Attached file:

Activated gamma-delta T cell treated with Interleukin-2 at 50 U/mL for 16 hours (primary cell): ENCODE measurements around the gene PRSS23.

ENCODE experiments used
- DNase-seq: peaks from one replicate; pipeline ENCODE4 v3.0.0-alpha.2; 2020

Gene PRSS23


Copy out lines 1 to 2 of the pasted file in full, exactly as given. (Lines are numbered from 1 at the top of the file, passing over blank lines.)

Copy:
Activated gamma-delta T cell treated with Interleukin-2 at 50 U/mL for 16 hours (primary cell): ENCODE measurements around the gene PRSS23.

ENCODE experiments used